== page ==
The Nation’s Best Public School System Is Ground Zero in the Fight Over Charters

And deep-pocketed out-of-state reform supporters have spent millions.

Students in class at Brooke Roslindale Charter School in BostonJosh Reynolds/AP

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Update, 11:10 p.m.: Massachusetts voters have blocked an effort to approve up to 12 new charter schools a year. The Yes on 2 campaign issued a statement conceding at 10:15 p.m. EST, with 56 percent of precincts reporting. Gov. Charlie Baker said in a statement that he was proud of the effort to “provide more education choices for students stuck in struggling districts.” “While Question 2 was not successful,” he added, “the importance of that goal is unchanged.”

Massachusetts’ public school system is widely considered to be the best in the country. Its high test scores and minuscule dropout rates are the envy of the nation. But thanks to a hotly contested ballot initiative, the state has become the latest battleground in the nationwide push for charter schools.

The initiative, known as Question 2, asks voters to decide if the state should lift its charter school cap and allow up to 12 new charter schools (or charter school expansions) every year. Schools opening in low-performing districts would get first priority; new charters and charter expansions would be exempt from limits on the number of charter schools and enrolled students, as well as the amount districts could spend on them.

Supporters argue that privately run, publicly financed charters would offer more choices to students in underperforming school districts. A Brookings Institution study released in September showed that children who attend charters in Massachusetts’ urban areas, particularly those from disadvantaged groups and with special needs, saw improvements in test scores. Kids who attended Boston’s charters were also more likely to take an AP exam and to attend a four-year college than those in traditional public schools.

“If the voters reject more urban charters here, then it’s not clear what more the charter movement can do to convince opponents and skeptics.”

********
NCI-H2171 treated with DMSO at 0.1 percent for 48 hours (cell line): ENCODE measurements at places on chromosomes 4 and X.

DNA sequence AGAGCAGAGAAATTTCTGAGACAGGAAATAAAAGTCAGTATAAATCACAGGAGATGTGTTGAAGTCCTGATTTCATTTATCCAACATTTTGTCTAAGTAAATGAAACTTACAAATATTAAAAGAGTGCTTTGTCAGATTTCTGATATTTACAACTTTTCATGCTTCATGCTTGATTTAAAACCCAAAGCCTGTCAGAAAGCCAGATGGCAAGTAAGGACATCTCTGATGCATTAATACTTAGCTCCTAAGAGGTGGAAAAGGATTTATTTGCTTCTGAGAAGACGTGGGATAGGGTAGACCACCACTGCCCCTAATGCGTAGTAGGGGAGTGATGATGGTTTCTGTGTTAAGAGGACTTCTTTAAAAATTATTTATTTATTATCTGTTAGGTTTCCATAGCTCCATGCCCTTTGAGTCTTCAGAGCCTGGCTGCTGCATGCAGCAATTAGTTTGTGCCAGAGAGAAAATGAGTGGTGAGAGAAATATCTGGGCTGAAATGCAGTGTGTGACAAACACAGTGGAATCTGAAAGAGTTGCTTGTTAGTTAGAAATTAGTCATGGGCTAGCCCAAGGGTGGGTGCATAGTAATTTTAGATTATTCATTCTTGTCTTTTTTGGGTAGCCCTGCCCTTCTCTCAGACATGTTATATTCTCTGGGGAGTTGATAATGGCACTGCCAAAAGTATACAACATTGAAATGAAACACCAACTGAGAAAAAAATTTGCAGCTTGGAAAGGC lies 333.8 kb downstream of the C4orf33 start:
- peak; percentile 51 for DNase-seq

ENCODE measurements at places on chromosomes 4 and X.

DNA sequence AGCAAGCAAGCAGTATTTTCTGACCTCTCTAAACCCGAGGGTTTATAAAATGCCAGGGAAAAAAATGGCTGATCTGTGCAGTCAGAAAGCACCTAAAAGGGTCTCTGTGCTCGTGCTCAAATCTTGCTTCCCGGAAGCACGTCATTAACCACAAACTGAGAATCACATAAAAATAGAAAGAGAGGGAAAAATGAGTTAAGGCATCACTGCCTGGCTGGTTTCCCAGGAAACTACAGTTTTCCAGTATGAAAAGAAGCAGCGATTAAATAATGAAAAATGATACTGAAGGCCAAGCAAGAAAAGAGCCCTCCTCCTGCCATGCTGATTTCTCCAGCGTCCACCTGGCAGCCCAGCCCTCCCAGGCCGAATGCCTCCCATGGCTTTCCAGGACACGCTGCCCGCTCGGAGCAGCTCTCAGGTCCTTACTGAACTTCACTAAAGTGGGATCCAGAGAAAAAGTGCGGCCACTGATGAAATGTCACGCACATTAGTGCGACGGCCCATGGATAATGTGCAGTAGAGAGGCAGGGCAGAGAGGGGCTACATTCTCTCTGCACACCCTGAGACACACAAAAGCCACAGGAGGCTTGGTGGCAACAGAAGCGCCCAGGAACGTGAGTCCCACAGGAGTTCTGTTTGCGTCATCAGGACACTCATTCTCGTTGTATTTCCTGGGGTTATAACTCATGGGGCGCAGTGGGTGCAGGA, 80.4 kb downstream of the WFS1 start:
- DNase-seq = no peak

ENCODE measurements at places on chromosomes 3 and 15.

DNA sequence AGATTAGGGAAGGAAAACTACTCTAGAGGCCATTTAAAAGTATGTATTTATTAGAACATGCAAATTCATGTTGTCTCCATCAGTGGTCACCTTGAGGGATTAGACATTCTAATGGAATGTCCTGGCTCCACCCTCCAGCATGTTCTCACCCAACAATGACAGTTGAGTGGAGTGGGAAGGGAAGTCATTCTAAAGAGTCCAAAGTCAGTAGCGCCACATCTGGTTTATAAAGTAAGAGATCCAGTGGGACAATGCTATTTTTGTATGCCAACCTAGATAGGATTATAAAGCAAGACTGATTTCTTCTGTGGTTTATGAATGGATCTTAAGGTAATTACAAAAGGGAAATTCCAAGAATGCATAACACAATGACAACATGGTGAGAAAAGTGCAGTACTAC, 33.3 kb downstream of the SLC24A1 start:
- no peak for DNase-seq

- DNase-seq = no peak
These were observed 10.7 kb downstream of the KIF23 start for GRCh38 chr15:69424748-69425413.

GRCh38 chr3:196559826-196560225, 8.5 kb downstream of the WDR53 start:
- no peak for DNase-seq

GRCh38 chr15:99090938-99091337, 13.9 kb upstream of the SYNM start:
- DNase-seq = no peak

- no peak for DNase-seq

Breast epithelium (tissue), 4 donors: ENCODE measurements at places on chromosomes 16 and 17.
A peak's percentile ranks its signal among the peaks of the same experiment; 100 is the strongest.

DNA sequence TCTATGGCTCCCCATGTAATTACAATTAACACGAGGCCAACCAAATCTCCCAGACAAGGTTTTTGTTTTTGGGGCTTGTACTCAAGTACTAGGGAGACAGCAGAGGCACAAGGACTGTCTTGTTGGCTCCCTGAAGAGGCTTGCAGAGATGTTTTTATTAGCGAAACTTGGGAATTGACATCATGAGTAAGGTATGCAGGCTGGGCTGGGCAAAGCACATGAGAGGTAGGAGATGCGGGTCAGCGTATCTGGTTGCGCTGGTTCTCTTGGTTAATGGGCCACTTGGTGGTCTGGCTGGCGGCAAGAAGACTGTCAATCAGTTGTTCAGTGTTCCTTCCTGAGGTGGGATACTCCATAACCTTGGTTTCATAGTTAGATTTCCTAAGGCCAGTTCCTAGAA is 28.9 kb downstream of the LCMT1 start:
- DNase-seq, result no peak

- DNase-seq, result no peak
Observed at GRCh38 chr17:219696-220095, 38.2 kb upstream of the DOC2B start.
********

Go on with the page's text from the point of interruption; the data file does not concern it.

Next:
Critics, however, argue that charters can draw money away from traditional public schools, lack oversight, and underserve students with special needs. MIT professor Parag Pathak told the New York Times that the decision “will send shock waves throughout the United States,” regardless of the outcome. “If the voters reject more urban charters here, then it’s not clear what more the charter movement can do to convince opponents and skeptics,” he told the Times.

The initiative has drawn significant financial investment from interest groups in Massachusetts—and beyond. Both sides have combined to spend more than $34 million, more than any other ballot initiative in the state’s history. Supporters ranging from former New York City Mayor Michael Bloomberg and the Walton family heirs have invested more than $24 million. Opponents, including state and national teachers unions, have pitched in some $14 million.

Support for the measure generally has fallen along party lines: Republican Gov. Charlie Baker has called the measure a “social justice” issue that would expand choice for children, while Sen. Elizabeth Warren, who has supported school vouchers in the past, told the Boston Globe in September she would vote against Question 2.

“I am very concerned about what this specific proposal means for hundreds of thousands of children across our Commonwealth, especially those living in districts with tight budgets where every dime matters,” Warren said. “Education is about creating opportunity for all our children, not about leaving many behind.”

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